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Burstein, Jill jburstein at ets.org
Thu Mar 3 22:00:00 CET 2005


Journal of Natural Language Engineering


Guest Editors:

Jill Burstein
Educational Testing Service
Princeton, New Jersey

Claudia Leacock
Pearson Knowledge Technologies
Boulder, Colorado


Educational applications that make use of natural language processing
methods are deployed for both large-scale assessment and classroom
instruction. These applications include automated scoring of essays and
short-answer responses, and qualitative feedback for essays -- evaluation
of grammar, usage, mechanics, style, and high-level discourse analysis. It
is critical that we continue to show progress not only with regard to the
amount of feedback that an application can provide, but also with regard to
the level of sophistication of the feedback. Additionally, there needs to be
meaningful links between the feedback related to students' writing quality
and the corresponding instruction. This special issue is devoted to advances
in capabilities that evaluate and provide feedback related student writing.
We are especially interested in submissions including, but not limited to:

* Speech-based tools for educational technology
* Innovative text analysis for evaluation of student writing with
regard to: a) general writing quality, or b) accuracy of content for
domain-specific responses
* Text analysis methods to handle particular writing genres, such as
legal or business writing, or creative aspects of writing
* Intelligent tutoring systems that incorporate state-of-the-art NLP
methods to evaluate response content, using either text- or speech-based
* Dialogue systems in education
* understanding student input
* generating the tutors' feedback
* evaluation
* Evaluation of NLP-based tools for education
* Use of student response databases (text or speech) for tool building
* Content-based scoring

While we invite submissions addressing any of the above topics, or related
issues, we particularly welcome submissions that describe deployed
applications. Further, since most of the deployed work in NLP-based
educational applications is text-based, we are especially interested in any
work of this type that incorporates speech processing and other input/output


We are expecting full papers to describe original, previously unpublished
research, addressing issues related to the use of natural language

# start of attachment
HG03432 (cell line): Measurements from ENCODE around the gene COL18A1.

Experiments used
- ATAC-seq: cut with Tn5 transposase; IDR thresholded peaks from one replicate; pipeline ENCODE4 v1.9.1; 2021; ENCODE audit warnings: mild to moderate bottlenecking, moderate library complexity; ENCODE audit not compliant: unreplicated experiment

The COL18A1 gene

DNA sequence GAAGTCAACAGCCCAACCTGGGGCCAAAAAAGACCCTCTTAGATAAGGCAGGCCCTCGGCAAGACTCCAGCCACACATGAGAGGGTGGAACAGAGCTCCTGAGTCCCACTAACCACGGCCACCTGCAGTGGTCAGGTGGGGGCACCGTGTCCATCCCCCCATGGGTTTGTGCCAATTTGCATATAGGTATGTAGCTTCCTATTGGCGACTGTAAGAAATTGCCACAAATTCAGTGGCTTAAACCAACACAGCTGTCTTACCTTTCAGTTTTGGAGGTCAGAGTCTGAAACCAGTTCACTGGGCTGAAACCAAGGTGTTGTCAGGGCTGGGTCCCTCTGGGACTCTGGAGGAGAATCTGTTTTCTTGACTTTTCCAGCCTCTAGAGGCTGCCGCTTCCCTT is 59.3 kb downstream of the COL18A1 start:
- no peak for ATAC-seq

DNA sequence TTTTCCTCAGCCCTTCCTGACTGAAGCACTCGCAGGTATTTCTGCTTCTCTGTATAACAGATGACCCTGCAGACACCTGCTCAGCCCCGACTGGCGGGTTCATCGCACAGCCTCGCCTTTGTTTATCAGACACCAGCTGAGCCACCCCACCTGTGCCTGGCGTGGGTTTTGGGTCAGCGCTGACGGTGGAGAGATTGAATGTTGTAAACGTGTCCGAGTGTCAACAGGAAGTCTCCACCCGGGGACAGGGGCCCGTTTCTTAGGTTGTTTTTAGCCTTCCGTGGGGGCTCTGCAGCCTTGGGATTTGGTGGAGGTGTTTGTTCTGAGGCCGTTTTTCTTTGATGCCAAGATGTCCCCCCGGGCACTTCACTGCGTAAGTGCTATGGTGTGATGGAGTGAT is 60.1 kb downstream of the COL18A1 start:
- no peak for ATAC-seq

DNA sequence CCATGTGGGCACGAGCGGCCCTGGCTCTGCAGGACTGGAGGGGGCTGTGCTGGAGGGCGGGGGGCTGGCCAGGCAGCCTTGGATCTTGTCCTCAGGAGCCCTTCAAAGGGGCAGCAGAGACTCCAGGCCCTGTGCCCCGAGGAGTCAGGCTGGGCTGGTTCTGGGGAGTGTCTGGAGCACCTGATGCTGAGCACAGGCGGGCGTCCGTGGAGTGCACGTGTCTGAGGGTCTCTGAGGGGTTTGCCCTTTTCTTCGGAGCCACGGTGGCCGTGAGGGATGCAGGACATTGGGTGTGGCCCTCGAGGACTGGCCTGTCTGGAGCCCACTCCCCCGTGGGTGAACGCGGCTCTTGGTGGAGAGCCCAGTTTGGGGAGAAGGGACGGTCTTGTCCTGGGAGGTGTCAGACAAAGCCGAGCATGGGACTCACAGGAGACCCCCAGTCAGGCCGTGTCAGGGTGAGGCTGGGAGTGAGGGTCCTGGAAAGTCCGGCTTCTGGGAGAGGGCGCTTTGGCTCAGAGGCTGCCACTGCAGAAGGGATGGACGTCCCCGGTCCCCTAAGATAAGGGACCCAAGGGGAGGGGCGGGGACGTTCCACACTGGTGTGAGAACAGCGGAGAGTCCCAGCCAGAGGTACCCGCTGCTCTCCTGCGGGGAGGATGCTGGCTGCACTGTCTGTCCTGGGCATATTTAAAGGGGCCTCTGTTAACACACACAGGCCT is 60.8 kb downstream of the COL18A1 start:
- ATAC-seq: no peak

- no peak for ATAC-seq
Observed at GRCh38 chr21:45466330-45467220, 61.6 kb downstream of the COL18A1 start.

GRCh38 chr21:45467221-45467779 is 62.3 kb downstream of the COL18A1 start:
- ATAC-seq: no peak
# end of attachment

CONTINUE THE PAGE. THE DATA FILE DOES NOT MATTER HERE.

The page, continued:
processing methods for the development of educational technology

Papers should be formatted according to the NLE journal instructions,
and should not exceed 15 pages. The preferred formatting system is
LaTeX, which can be used for direct typesetting, and a style file is
available through anonymous ftp from the following address:
ftp.cup.cam.ac.uk/pub/texarchive/journals/latex/nle-sty/. In case of
difficulty there is a helpline available on e-mail:
texline at cup.cam.ac.uk.

Send your submission (a PostScript or PDF file), prepared for anonymous
review, to both: Jill Burstein, Educational Testing Service,
jburstein at ets.org <mailto:jburstein at ets.org>, and Claudia Leacock, Pearson
Knowledge Technologies, claudia.leacock at k-a-t.com


Paper submissions: May 1, 2005
Notification of acceptance: August 30, 2005
Final versions due: November 30, 2005
Journal publication: June 2006

Confirmed Program Committee:

Chris Bowerman, University of Sunderland, UK
Martin Chodorow, Hunter College, City University of New York, USA
Paul Deane, Educational Testing Service, USA
Barbara Di Eugenio, University of Illinois at Chicago, USA
Derrick Higgins, Educational Testing Service
Felisa Verdejo, UNED, Spain
Pamela Jordon, University of Pittsburgh, USA
Karen Kukich, National Science Foundation, USA
Thomas Landauer, University of Colorado and Pearson Knowledge Technologies,
Diane Litman, University of Pittsburgh, USA
Daniel Marcu, Information Sciences Institute/University of Southern
California, USA
Ruslan Mitkov, University of Wolverhampton, UK
Johanna Moore, University of Edinburgh, UK
Thomas Morton, Educational Testing Service, USA
Carolyn Penstein Rose, University of Pittsburgh, USA
Donia Scott, University of Brighton, UK
Susanne Wolff, Princeton University, USA


Natural Language Engineering is an international journal designed to
meet the needs of professionals and researchers working in all areas of
computerized language processing, whether from the perspective of
theoretical or descriptive linguistics, lexicology, computer science or
engineering. Its principal aim is to bridge the gap between traditional
computational linguistics research and the implementation of practical
applications with potential real-world use. As well as publishing
research articles on a broad range of topics from text analysis, machine
translation and speech generation and synthesis to integrated systems and
multi modal interfaces the journal also publishes book reviews. Its aim is
to provide the essential link between industry and the academic community.

Natural Language Engineering encourages papers reporting research with a
clear potential for practical application. Theoretical papers that
consider techniques in sufficient detail to provide for practical
implementation are also welcomed, as are shorter reports of on-going
research, conference reports, comparative discussions of NLE products,
and policy-oriented papers examining e.g. funding programs or market
opportunities. All contributions are peer reviewed.

Edited by John I. Tait
University of Sunderland, UK

Branimir K. Boguraev
IBM Thomas J. Watson Research Center, New York, USA

Christian Jacquemin

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